Why I Love My Forty-Something Boobs

Shannon Day
Written by Shannon Day

The year was 1990. I was strolling along the beach, talking and laughing with my friends. My fifteen-year-old self was wearing a bikini (as you do, when you’re a teenager at the beach) when suddenly a twenty-something guy, walking solo, bumped into my right shoulder. This guy had been staring so hard at my boobs that he’d rammed right into me. It was all very awkward and my friends and I did what teen girls do. We started laughing. The guy, not knowing what to say, muttered the words: “Fuck off,” and waddled away in a huff. 

Fuck off?! Was I to blame for his behaviour? I didn’t think so yet I couldn’t help but receive the usual message: My big boobs bring out the asshole-side of men and dealing with assholes sucks.

So, I decided if I didn’t want to be viewed as a “sex-object” and if I hoped to avoid assholes, then I needed to downplay my chest. After all, I wanted to be taken seriously!

I’d kicked off my high-school experience, in grade nine, with my DD lady humps hidden beneath tucked-in sweaters and baggy dress shirts. 1989 was an ideal year for top-heavy girls, like me. But, I wasn’t fooling anybody. People knew what was under there, despite the baggy layers. In fact, “big boobs” was part of the verbal description, shared by those who knew me. “You know, Shannon. The short one with the curly hair and big boobs.”  (Not quite the bio I’d have picked.)

But I was short, with curly hair, and big boobs. There was no denying it. And, I’m pretty sure the existence of my not-so-secret bosoms lead some of the older boys to my locker to say “hellooooo,” which, in turn, resulted in the narrowed stares from an older girl or five. (Reminding me, yet again, that my boobs bring-on unwanted bullshit.) But, I was fourteen-years-old, a Pee-Wee Herman die-hard for fuck sakes; not at all interested in living up to what might be expected or assumed of me or my body.

So somewhat hidden, and well wrapped, is how I kept them. And, as it turns out, keeping the boobs at bay served me well, I guess… if the goal was to get a stamp of approval that read:  “You are the kind of girl a boy can take home to Mom.” And so it began, my bid to be that kind of girl that boys took “seriously;” the kind of girl they committed to. And then, somewhere along the way, the act of being someone’s girlfriend became too much a part of my identity. Somehow, I ended up caring so much what boys thought of me that my worth was intertwined with being a boy’s girlfriend.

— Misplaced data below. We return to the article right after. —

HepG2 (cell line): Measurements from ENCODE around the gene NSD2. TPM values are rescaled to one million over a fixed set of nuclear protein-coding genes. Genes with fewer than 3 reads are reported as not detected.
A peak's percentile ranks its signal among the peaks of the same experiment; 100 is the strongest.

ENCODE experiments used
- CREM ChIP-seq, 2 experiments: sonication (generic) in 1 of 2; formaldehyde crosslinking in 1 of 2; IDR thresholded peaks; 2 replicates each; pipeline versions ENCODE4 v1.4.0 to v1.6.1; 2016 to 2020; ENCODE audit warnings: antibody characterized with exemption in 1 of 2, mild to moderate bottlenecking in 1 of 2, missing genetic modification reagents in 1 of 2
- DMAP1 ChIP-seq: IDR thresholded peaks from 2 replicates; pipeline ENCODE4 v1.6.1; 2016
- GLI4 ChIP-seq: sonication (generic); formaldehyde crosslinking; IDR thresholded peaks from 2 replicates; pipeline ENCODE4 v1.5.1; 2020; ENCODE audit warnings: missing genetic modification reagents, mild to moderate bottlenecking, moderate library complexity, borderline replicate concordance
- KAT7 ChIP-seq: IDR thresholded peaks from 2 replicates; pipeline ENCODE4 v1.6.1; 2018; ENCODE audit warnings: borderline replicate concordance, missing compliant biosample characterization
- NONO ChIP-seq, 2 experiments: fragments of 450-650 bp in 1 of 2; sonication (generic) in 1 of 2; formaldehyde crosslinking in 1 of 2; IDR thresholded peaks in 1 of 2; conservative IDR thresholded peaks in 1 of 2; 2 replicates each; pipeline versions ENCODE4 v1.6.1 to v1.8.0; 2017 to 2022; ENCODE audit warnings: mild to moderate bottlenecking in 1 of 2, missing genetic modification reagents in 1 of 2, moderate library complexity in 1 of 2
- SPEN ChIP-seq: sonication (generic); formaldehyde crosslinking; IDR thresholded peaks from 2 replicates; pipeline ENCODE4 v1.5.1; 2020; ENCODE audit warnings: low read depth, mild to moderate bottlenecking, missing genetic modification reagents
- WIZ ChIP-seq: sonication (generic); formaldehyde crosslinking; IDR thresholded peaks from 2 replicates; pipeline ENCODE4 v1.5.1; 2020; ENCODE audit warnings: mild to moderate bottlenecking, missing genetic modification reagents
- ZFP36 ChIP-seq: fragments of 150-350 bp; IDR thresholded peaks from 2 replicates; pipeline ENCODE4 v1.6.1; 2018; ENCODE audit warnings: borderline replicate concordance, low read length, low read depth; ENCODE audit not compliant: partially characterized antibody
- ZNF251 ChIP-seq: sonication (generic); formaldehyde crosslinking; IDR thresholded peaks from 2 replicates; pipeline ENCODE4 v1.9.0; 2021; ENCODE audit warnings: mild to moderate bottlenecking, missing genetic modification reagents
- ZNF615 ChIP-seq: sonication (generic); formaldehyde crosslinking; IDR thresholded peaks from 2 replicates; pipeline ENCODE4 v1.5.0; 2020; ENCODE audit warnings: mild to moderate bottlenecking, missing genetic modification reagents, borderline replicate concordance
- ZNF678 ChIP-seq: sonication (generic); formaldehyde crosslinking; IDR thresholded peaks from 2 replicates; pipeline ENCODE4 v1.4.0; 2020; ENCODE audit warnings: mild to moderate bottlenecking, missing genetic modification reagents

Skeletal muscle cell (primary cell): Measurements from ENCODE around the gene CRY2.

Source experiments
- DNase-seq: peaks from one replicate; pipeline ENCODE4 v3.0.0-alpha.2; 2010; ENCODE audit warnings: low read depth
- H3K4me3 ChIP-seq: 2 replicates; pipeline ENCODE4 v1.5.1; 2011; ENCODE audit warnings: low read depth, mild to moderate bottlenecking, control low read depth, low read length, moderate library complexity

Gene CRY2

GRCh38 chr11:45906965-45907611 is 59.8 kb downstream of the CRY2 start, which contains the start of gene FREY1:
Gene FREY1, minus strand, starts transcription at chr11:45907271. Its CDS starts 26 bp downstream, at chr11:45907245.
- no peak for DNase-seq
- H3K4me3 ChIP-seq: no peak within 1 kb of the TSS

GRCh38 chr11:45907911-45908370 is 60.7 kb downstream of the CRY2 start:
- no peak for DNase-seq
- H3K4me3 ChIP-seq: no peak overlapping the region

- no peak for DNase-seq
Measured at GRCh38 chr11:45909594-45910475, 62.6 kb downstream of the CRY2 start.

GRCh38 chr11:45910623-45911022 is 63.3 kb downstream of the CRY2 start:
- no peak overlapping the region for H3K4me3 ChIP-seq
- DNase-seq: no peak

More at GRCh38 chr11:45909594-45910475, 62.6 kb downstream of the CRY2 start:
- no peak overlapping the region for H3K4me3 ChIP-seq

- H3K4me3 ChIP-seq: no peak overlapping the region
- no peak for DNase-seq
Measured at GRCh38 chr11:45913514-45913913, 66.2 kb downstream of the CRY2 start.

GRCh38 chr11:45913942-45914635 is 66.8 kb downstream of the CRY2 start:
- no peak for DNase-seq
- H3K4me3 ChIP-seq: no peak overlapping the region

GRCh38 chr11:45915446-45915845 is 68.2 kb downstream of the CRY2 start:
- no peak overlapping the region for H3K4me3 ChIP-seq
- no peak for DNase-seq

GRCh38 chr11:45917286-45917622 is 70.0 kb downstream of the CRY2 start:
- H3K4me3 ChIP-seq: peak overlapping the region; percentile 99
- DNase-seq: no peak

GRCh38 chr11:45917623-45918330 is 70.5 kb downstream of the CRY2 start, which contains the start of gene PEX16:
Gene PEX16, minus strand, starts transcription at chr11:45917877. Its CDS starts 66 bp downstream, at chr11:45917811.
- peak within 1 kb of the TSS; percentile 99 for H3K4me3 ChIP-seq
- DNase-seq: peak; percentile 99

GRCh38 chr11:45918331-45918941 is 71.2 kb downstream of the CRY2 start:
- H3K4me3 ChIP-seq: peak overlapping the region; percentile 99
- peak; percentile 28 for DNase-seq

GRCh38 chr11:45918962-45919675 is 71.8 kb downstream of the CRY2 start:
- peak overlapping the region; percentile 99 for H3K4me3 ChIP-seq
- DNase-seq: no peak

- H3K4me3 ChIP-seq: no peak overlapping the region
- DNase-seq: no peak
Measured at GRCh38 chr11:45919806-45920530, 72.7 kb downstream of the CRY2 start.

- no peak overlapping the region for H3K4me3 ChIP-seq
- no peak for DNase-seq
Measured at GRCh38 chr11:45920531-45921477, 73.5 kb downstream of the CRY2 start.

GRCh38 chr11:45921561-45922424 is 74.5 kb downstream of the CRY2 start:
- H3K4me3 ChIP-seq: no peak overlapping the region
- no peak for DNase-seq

I knew this was limiting me and I vowed to change it.

In my early twenties, I worked hard to shed that need, that weakness. I wanted to be comfortable on my own, to lose the desire for approval, and to take charge of my self-worth. In time, I was able to. And, shedding those confines was a milestone for me; one that has given me a much stronger base from which to go through life.

And now, I’m forty-one. The year is 2016. I’ve discovered, these past few years, that I quite like my boobs! And, I’m comfortable in letting them be what they are: big. I don’t downplay them anymore. Nor do I try to hide them. Sometimes (*gasp*) I even feature them with low, revealing necklines. I don’t do this because I want guys to notice them. (I have never wanted that!) I do it because I actually don’t give a shit if they do. I’ve realized that other people’s assumptions, judgments, and opinions about my body is their problem. It’s not mine. Because in little ways, throughout this journey toward midlife, I’ve gotten wiser. I’ve become more in tune with myself, and less concerned with what our male-dominated society thinks.

I dismiss the notion that I might be taken less seriously because of a pair of breasts. And I also let go of the ideal that I need to be a “certain type of pretty.” In fact this notion fades in perfect timing with the arrival of each new wrinkle. This must be a part of the aging process; letting go of past ideals and pressures and embracing new, more relevant, ones.

It’s liberating.

It’s exhilarating.

And, I can honestly say, I like my forty-something boobs much more than my twenty-something boobs because the woman behind them knows exactly who she is and she has nothing to prove.

I’m quite enjoying the wisdom that this journey toward midlife brings and I look forward to the lessons yet to come.

** Slides off practical footwear, puts feet up, and raises a dirty martini. Condensation drips from the glass and slides gracefully into my ever-so-slightly wrinkled (and fabulous) cleavage. **

About the author

Shannon Day

Shannon Day

Shannon Day is co-author of Martinis & Motherhood: Tales of Wonder, Woe & WTF?! (a funny and heartwarming book & martini guide for moms). She is a freelance writer and blogger whose words and wit can be found at several online sites, including her own: Martinis & Motherhood. Get in touch with Shannon via Facebook or Twitter.

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